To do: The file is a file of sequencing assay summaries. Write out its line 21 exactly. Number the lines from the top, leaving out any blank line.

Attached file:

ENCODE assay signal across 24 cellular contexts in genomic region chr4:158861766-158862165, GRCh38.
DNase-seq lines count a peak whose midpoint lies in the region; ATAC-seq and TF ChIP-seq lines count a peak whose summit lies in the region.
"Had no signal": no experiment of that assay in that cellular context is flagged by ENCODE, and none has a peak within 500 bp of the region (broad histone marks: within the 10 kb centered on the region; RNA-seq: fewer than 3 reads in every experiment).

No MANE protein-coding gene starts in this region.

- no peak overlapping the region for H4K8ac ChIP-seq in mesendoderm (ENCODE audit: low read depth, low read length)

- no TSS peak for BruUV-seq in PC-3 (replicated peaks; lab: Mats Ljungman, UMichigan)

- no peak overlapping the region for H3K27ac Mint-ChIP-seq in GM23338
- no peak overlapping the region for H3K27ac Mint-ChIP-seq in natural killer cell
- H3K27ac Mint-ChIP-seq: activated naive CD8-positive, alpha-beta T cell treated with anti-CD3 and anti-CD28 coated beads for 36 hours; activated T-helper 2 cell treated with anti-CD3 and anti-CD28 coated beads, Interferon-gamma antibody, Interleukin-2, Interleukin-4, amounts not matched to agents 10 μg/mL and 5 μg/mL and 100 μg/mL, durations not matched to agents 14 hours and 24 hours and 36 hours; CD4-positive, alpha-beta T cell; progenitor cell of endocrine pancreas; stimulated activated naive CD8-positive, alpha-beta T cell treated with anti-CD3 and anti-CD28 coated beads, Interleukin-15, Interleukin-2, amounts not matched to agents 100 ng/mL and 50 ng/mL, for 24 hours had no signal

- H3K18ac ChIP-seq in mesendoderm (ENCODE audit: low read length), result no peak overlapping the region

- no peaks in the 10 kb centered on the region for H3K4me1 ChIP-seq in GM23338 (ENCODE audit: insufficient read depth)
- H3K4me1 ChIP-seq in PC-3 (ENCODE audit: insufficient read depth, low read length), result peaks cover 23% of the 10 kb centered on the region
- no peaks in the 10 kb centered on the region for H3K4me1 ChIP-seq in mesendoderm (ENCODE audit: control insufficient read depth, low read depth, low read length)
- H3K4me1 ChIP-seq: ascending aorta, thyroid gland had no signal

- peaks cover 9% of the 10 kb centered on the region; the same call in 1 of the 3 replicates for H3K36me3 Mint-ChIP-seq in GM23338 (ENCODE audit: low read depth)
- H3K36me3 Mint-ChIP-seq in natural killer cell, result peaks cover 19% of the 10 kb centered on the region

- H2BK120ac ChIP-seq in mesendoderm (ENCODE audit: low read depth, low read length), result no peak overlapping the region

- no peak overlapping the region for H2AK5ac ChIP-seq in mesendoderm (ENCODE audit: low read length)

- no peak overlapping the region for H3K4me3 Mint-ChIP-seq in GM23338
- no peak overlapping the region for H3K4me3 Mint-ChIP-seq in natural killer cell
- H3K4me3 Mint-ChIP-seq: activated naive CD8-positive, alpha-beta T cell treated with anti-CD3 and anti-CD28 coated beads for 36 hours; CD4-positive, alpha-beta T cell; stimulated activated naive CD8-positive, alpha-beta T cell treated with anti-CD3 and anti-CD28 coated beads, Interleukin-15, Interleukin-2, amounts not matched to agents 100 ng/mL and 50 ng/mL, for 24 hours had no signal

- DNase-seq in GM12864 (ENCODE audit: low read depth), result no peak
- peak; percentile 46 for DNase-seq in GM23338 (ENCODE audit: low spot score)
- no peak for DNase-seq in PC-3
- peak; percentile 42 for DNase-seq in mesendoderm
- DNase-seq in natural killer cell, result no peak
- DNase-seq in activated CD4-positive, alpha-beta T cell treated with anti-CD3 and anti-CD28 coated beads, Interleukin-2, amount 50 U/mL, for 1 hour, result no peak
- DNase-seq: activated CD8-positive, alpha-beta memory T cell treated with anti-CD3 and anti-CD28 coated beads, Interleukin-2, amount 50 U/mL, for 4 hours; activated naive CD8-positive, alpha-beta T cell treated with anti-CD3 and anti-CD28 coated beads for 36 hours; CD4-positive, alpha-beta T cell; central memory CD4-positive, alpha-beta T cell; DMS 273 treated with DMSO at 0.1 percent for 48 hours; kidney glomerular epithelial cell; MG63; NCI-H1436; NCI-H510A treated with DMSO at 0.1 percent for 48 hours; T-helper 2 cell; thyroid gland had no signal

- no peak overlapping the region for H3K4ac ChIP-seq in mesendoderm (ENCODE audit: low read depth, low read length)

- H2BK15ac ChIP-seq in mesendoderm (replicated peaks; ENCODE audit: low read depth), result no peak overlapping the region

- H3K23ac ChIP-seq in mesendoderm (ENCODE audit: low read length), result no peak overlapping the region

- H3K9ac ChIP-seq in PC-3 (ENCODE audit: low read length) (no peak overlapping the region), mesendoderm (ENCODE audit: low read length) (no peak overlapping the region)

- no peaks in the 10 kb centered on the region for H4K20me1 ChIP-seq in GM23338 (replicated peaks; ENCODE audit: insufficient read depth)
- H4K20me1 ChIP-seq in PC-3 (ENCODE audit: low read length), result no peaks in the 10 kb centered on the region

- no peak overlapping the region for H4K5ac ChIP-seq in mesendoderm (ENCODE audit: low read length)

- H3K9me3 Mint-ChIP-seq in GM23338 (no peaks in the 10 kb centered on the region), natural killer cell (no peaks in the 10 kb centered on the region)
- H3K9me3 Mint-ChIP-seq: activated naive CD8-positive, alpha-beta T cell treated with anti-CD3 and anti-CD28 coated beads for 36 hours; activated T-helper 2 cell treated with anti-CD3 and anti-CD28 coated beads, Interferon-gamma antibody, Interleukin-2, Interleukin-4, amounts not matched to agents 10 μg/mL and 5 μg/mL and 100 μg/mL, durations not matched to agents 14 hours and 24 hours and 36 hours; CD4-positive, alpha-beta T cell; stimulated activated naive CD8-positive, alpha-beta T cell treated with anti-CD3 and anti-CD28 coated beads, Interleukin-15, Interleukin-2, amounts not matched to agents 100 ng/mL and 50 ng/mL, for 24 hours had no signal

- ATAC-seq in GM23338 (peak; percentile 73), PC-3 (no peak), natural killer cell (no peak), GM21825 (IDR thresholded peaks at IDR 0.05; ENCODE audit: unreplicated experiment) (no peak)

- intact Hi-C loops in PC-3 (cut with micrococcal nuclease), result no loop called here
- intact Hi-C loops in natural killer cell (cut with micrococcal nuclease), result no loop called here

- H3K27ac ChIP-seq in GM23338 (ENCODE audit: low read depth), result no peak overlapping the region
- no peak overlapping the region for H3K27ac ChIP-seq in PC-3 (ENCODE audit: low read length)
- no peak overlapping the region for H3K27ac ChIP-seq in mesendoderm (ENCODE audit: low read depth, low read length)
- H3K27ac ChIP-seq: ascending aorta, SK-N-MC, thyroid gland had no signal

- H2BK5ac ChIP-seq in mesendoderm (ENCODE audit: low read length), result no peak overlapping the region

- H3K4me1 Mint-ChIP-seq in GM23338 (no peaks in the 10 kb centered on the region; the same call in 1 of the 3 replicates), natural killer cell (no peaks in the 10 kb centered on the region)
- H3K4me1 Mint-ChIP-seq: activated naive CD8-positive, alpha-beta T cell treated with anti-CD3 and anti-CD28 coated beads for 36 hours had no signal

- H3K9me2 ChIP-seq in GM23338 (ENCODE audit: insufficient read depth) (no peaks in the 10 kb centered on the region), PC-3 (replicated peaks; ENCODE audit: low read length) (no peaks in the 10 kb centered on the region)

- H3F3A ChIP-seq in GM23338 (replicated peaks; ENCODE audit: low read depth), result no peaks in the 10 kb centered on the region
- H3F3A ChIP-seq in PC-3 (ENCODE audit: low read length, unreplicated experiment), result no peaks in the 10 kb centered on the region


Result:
- H3K4me3 Mint-ChIP-seq: activated naive CD8-positive, alpha-beta T cell treated with anti-CD3 and anti-CD28 coated beads for 36 hours; CD4-positive, alpha-beta T cell; stimulated activated naive CD8-positive, alpha-beta T cell treated with anti-CD3 and anti-CD28 coated beads, Interleukin-15, Interleukin-2, amounts not matched to agents 100 ng/mL and 50 ng/mL, for 24 hours had no signal